Portugal’s case study is of some interest to lawmakers in the U.S., confronted now with the violent overflow of escalating drug gang wars in Mexico. The U.S. has long championed a hard-line drug policy, supporting only international agreements that enforce drug prohibition and imposing on its citizens some of the world’s harshest penalties for drug possession and sales. Yet America has the highest rates of cocaine and marijuana use in the world, and while most of the E.U. (including Holland) has more liberal drug laws than the U.S., it also has less drug use.

“I think we can learn that we should stop being reflexively opposed when someone else does [decriminalize] and should take seriously the possibility that anti-user enforcement isn’t having much influence on our drug consumption,” says Mark Kleiman, author of the forthcoming When Brute Force Fails: How to Have Less Crime and Less Punishment and director of the drug policy analysis program at UCLA. Kleiman does not consider Portugal a realistic model for the U.S., however, because of differences in size and culture between the two countries.

But there is a movement afoot in the U.S., in the legislatures of New York State, California and Massachusetts, to reconsider our overly punitive drug laws. Recently, Senators Jim Webb and Arlen Specter proposed that Congress create a national commission, not unlike Portugal’s, to deal with prison reform and overhaul drug-sentencing policy. As Webb noted, the U.S. is home to 5% of the global population but 25% of its prisoners.

At the Cato Institute in early April, Greenwald contended that a major problem with most American drug policy debate is that it’s based on “speculation and fear mongering,” rather than empirical evidence on the effects of more lenient drug policies. In Portugal, the effect was to neutralize what had become the country’s number one public health problem, he says.

“The impact in the life of families and our society is much lower than it was before decriminalization,” says Joao Castel-Branco Goulao, Portugual’s “drug czar” and president of the Institute on Drugs and Drug Addiction, adding that police are now able to re-focus on tracking much higher level dealers and larger quantities of drugs.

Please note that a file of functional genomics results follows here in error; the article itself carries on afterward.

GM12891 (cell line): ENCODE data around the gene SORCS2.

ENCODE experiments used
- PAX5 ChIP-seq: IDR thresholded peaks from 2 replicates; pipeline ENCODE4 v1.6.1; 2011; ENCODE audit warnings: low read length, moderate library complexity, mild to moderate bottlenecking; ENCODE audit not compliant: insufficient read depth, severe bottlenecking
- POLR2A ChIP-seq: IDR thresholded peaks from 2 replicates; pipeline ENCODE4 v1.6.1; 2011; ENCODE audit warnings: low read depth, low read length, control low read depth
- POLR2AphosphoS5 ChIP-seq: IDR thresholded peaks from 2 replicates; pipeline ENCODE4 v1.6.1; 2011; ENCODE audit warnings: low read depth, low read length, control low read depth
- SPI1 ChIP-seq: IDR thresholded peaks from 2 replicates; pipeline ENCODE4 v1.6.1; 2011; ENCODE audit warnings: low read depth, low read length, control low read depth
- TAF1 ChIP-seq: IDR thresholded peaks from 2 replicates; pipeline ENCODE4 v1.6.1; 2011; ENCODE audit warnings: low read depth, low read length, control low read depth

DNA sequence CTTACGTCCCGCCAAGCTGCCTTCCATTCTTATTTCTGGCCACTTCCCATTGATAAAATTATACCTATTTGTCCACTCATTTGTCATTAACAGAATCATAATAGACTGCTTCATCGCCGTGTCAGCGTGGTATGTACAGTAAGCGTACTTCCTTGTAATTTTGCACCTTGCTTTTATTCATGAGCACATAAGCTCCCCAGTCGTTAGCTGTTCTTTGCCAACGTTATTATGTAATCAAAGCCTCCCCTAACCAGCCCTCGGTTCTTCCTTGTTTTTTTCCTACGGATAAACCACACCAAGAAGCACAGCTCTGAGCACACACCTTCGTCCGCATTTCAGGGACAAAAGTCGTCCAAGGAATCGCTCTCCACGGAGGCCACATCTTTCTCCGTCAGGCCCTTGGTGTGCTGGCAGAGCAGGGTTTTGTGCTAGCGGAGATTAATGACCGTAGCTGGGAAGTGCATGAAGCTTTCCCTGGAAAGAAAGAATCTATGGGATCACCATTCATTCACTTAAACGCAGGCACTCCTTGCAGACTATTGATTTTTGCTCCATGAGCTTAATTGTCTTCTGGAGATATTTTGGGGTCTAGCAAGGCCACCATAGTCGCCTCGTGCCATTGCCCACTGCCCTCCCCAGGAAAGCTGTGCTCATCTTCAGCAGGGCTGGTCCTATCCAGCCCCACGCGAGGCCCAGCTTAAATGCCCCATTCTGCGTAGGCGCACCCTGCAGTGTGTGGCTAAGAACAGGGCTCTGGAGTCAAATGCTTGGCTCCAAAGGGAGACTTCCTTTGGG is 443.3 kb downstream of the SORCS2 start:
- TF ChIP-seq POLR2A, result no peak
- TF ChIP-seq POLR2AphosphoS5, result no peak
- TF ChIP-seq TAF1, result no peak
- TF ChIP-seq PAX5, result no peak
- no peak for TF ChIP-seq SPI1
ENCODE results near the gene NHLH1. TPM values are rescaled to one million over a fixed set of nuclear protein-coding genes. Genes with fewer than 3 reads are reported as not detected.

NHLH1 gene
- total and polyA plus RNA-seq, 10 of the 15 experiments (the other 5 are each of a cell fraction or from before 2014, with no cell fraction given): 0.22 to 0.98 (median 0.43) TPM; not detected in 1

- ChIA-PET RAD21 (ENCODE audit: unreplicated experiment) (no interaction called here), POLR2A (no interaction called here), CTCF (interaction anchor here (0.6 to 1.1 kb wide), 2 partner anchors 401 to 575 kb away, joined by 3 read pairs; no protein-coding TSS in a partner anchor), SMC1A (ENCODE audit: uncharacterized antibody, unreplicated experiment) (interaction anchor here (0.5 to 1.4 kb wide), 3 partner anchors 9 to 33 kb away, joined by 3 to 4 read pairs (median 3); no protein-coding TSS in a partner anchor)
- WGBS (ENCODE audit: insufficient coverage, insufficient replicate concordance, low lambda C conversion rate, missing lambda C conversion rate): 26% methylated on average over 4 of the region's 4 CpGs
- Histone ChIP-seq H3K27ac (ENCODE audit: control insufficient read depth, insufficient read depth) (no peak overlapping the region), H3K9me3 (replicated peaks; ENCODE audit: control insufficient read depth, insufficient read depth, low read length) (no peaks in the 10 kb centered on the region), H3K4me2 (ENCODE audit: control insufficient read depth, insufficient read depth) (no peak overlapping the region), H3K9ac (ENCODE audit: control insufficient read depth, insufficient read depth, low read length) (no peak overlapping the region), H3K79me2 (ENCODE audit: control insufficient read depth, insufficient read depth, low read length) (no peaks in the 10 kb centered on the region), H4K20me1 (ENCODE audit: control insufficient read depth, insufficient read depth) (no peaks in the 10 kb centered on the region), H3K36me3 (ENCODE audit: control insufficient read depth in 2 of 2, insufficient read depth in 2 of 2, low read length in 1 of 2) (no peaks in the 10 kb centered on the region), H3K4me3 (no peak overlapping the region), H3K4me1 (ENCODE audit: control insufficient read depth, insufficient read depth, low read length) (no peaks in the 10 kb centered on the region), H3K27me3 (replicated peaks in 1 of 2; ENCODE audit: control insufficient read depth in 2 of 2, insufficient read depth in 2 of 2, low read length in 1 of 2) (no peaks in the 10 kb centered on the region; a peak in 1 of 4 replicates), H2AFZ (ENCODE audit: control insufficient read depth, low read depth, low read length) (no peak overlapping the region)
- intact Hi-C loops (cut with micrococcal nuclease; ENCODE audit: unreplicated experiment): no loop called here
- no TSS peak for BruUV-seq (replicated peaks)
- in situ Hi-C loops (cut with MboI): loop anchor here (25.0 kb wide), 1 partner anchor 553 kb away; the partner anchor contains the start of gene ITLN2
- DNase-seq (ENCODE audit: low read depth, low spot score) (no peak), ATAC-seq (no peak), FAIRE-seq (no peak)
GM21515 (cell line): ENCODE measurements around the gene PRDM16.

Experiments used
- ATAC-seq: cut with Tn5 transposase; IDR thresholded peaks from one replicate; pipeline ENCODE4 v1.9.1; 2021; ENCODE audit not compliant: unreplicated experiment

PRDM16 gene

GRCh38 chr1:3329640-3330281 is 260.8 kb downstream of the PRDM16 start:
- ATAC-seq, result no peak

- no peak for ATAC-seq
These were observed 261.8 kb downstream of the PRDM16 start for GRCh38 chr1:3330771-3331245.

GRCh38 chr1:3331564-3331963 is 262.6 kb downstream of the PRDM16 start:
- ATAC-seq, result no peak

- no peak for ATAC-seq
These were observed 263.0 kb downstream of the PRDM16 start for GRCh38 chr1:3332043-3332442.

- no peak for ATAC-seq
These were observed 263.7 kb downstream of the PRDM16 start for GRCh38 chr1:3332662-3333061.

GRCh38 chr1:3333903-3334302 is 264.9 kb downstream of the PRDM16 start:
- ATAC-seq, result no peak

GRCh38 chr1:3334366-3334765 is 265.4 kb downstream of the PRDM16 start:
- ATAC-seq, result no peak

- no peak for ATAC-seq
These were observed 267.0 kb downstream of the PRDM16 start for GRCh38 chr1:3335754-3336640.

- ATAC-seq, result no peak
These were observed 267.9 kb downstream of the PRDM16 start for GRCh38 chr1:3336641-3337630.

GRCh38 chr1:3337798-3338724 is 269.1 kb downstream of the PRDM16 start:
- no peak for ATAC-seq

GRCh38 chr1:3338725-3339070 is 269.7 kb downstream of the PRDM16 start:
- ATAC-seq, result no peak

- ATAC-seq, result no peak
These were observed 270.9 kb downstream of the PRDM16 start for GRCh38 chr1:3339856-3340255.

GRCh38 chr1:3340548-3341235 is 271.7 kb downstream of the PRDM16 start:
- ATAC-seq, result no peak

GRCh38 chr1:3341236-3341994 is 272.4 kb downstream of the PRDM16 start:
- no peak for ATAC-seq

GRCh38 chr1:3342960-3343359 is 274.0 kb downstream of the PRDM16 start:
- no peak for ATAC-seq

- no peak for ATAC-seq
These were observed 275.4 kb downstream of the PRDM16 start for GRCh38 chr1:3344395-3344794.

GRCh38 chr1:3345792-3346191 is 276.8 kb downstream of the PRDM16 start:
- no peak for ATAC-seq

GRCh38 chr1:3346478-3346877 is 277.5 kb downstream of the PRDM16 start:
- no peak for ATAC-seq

Peter Reuter, a professor of criminology and public policy at the University of Maryland, like Kleiman, is skeptical. He conceded in a presentation at the Cato Institute that “it’s fair to say that decriminalization in Portugal has met its central goal. Drug use did not rise.” However, he notes that Portugal is a small country and that the cyclical nature of drug epidemics — which tends to occur no matter what policies are in place — may account for the declines in heroin use and deaths.

The Cato report’s author, Greenwald, hews to the first point: that the data shows that decriminalization does not result in increased drug use. Since that is what concerns the public and policymakers most about decriminalization, he says, “that is the central concession that will transform the debate.”

Steroid Drug Testing

Sports athletes happen to be examined for steroid use for several years, and lots of happen to be suspended from sports, have needed to quit Olympic medals, or need triggered other sports athletes associated with these to be suspended. Regardless of this, steroid drug abuse among sports athletes is extremely large. Certain national gym chains are recognized for getting in-house staff which will connect body contractors along with other sports athletes to doctors or drug sellers who`ll distribute anabolic steroids. Using anabolic steroids is against the law, but supplying them is a whole lot worse and may cost you a person amount of time in jail. Teens who exercise are frequently offered anabolic steroids to assist them to build muscle faster.